Recall that a sector is the basic unit of I/O. In other words, all disk reads and writes are for one or more complete sectors. Sector sizes are typically a power of two, in the range 512 to 16K bytes, depending on the operating system and the size and speed of the disk drive. The block size used for external sorting algorithms should be equal to or a multiple of the sector size.

Under this model, a sorting algorithm reads a block of data into a buffer in main memory, performs some processing on it, and at some future time writes it back to disk. Recall that reading or writing a block from disk takes on the order of one million times longer than a memory access. Based on this fact, we can reasonably expect that the records contained in a single block can be sorted by an internal sorting algorithm such as Quicksort in less time than is required to read or write the block.

Under good conditions, reading from a file in sequential order is more efficient than reading blocks in random order. Given the significant impact of seek time on disk access, it might seem obvious that sequential processing is faster. However, it is important to understand precisely under what circumstances sequential file processing is actually faster than random access, because it affects our approach to designing an external sorting algorithm.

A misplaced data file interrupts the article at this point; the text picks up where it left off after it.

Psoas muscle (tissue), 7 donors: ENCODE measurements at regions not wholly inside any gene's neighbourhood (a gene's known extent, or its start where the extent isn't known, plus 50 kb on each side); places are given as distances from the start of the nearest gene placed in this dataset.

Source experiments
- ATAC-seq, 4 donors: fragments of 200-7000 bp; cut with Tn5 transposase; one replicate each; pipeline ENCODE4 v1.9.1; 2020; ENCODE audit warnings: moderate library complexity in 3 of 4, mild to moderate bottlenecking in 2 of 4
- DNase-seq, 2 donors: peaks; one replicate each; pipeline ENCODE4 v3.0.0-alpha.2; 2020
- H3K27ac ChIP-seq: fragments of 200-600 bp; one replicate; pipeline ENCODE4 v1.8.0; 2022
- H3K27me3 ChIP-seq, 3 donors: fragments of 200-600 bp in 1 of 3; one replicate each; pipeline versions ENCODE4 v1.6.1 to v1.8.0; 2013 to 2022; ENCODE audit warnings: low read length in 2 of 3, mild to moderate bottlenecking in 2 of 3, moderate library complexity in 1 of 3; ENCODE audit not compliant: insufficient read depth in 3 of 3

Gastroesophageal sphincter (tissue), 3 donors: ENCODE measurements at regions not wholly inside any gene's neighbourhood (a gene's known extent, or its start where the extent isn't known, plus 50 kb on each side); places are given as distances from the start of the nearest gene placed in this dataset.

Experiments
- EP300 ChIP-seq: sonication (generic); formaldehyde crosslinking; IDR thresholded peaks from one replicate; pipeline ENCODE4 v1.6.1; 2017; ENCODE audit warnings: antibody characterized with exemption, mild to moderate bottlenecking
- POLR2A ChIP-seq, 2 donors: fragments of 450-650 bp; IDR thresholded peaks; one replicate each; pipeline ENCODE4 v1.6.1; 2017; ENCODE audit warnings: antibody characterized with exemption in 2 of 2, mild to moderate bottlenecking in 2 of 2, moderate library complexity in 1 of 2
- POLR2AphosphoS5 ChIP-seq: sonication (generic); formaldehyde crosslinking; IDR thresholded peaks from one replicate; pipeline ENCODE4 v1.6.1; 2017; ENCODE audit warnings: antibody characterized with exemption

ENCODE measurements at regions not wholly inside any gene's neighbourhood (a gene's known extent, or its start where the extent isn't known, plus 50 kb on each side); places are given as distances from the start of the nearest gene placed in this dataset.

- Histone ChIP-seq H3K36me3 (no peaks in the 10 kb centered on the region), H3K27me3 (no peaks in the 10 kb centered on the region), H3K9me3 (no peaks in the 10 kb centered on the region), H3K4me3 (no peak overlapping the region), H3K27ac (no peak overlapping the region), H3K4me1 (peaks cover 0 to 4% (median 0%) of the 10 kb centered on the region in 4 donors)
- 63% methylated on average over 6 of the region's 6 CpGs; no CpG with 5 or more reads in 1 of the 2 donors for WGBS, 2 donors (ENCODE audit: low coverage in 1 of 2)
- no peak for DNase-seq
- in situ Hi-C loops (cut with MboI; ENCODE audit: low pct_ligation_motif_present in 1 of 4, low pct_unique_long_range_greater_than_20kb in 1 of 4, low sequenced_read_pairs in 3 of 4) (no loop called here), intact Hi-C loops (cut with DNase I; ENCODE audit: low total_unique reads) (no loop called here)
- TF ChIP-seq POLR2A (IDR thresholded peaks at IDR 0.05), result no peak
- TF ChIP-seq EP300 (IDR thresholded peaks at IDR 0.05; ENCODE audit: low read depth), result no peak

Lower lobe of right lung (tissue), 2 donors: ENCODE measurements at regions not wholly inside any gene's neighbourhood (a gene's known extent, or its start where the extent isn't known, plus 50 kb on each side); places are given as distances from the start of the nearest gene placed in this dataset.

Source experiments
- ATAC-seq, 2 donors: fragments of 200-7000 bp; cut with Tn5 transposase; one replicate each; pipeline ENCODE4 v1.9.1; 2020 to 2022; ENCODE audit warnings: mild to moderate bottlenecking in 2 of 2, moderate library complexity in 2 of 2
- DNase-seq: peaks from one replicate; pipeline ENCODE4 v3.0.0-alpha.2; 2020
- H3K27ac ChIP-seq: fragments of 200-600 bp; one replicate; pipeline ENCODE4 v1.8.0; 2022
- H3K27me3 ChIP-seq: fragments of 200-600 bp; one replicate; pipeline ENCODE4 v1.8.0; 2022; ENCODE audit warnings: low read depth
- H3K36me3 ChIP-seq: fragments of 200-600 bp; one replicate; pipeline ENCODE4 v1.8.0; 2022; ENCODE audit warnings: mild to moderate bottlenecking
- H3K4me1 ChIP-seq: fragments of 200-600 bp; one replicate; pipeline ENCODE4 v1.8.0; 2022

Efficient sequential access relies on seek time being kept to a minimum. The first requirement is that the blocks making up a file are in fact stored on disk in sequential order and close together, preferably filling a small number of contiguous tracks. At the very least, the number of extents making up the file should be small. Users typically do not have much control over the layout of their file on disk, but writing a file all at once in sequential order to a disk drive with a high percentage of free space increases the likelihood of such an arrangement.